31. For this is what I say,—if the Campanian land be divided, the common people is driven out of and banished from the lands, not settled and established in them. For the whole of the Campanian district is cultivated and occupied by the common people, and by a most virtuous and moderate common people. And that race of men of most virtuous habits, that race of excellent farmers and excellent soldiers, is wholly driven out by this tribune who is so devoted to the people. And these miserable men, born and brought up on those lands, practised in tilling the ground, will have no place to which, when so suddenly driven out, they can betake themselves. The entire possession of the Campanian district will be given over to these robust, vigorous, and audacious satellites of the decemvirs. And, as you now say of your ancestors, “Our ancestors left us these lands,” so your posterity will say of you, “Our ancestors received these lands from their ancestors, but lost them.”  I think, indeed, that if the Campus Martius were to be divided, and if every one of you had two feet of standing ground allotted to him in it, still you would prefer to enjoy the whole of it together, than for each individual to have a small portion for his own private property. Wherefore, even if some portion of these lands were to come to every individual among you.—which is now indeed held out to you as a lure, but is in reality destined for others,—still they would be a more honourable possession to you when possessed by the whole body, than if distributed in bits to each citizen. But now when you are not to have any share in them, but when they are being prepared for others and taken from you, will you not most vigorously resist this law as you would an armed enemy, fighting in defence of your lands. He adds the Stellate plain to the Campanian district, and in the two together he allots twelve acres to each settler. As if the difference was slight between the Stellate and Campanian districts!  And now a multitude is sought out, by which those towns are to be peopled. For I have said before that leave is given by the law for them to occupy with their settlers whatever municipalities and whatever old colonies they choose. They will fill the municipality of Cales; they will overwhelm Teanum; they will extend a chain of garrisons through Atella, and Cumae, and Naples, and Pompeii, and Nuceria; and the whole of Puteoli, which is at present a free city, in the full enjoyment of its ancient rights and liberties, they will occupy with a new people, and with a foreign body of men.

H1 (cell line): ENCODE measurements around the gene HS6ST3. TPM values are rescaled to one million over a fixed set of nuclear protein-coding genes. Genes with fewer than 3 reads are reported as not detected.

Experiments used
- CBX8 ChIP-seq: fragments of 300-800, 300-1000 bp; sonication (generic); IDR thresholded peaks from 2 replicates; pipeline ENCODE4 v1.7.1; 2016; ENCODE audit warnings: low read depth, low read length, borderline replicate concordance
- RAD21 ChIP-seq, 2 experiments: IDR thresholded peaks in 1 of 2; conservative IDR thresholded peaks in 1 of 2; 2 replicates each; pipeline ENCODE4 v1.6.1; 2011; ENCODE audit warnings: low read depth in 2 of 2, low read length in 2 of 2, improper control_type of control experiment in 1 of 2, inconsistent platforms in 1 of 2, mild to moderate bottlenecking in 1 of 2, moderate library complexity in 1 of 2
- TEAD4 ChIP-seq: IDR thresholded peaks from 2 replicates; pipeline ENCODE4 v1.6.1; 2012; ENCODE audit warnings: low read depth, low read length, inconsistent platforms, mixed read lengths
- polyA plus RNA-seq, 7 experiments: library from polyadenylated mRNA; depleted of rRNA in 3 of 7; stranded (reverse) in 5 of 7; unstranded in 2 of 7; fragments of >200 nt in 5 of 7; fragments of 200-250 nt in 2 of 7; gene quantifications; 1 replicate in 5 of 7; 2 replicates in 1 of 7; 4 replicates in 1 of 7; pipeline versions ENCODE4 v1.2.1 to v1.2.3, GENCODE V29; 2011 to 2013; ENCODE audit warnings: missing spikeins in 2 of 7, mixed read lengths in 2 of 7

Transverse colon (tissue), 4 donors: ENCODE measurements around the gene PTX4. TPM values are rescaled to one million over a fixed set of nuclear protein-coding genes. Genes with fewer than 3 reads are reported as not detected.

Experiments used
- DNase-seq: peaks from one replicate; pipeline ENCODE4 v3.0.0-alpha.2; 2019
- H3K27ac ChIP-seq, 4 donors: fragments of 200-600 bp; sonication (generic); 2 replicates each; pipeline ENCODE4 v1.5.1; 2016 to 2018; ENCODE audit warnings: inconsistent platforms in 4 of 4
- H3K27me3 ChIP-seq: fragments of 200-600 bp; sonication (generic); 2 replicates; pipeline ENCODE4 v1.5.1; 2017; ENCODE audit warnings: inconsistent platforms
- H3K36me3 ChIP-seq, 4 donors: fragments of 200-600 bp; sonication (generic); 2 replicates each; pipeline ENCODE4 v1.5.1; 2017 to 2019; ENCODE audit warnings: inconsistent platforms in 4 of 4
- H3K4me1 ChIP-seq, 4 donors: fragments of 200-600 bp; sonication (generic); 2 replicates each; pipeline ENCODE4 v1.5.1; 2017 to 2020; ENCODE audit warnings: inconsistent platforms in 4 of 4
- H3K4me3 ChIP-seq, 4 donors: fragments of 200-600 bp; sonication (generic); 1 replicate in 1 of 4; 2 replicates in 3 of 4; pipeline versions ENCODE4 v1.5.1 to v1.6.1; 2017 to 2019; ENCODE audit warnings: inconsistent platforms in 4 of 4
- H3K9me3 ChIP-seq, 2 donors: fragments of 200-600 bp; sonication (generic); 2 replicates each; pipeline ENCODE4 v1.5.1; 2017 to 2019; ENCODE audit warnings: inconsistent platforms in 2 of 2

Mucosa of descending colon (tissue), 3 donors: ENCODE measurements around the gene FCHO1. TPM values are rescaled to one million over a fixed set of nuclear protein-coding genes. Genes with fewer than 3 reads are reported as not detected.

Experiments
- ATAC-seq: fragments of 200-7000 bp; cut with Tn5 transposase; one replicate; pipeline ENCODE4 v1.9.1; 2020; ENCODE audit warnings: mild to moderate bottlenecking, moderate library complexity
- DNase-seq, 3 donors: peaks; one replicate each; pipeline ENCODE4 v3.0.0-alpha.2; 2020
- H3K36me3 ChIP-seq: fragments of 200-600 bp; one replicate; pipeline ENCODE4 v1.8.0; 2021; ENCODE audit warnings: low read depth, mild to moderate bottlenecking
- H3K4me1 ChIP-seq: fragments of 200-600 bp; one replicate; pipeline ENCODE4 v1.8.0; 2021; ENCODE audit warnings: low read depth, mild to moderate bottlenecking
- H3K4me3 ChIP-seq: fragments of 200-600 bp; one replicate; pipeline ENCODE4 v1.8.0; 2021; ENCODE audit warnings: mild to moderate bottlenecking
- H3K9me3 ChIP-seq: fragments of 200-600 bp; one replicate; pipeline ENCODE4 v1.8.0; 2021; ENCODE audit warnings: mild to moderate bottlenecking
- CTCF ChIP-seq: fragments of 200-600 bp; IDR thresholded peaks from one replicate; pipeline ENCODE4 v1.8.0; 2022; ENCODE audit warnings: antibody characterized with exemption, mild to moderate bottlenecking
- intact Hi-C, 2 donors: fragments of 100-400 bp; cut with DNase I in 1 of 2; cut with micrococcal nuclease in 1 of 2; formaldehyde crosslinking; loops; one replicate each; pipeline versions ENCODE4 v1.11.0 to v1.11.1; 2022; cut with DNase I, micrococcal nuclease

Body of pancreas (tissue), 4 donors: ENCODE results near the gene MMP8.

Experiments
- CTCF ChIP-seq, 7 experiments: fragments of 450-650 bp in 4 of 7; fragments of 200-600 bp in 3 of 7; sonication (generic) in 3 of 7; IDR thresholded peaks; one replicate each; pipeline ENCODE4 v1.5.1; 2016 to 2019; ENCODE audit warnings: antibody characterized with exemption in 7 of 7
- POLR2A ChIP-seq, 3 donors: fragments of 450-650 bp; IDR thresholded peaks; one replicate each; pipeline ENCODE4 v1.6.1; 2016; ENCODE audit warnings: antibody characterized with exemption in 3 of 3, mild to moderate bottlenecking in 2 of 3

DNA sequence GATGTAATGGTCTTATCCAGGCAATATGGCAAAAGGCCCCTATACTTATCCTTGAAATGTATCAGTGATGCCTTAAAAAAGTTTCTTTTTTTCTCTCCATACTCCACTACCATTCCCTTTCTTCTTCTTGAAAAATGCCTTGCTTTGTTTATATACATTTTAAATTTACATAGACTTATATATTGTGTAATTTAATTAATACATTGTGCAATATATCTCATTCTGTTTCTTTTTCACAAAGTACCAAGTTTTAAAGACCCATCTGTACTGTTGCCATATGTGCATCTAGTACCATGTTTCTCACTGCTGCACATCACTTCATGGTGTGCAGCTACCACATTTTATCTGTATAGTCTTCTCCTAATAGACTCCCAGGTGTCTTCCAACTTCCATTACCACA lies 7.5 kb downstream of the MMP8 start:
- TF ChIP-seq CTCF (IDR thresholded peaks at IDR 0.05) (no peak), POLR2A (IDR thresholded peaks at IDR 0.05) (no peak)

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THE THIRD SPEECH OF M. T. CICERO IN OPPOSITION TO PUBLIUS SERVILIUS RULLUS, A TRIBUNE OF THE PEOPLE, CONCERNING THE AGRARIAN LAW. DELIVERED TO THE PEOPLE.
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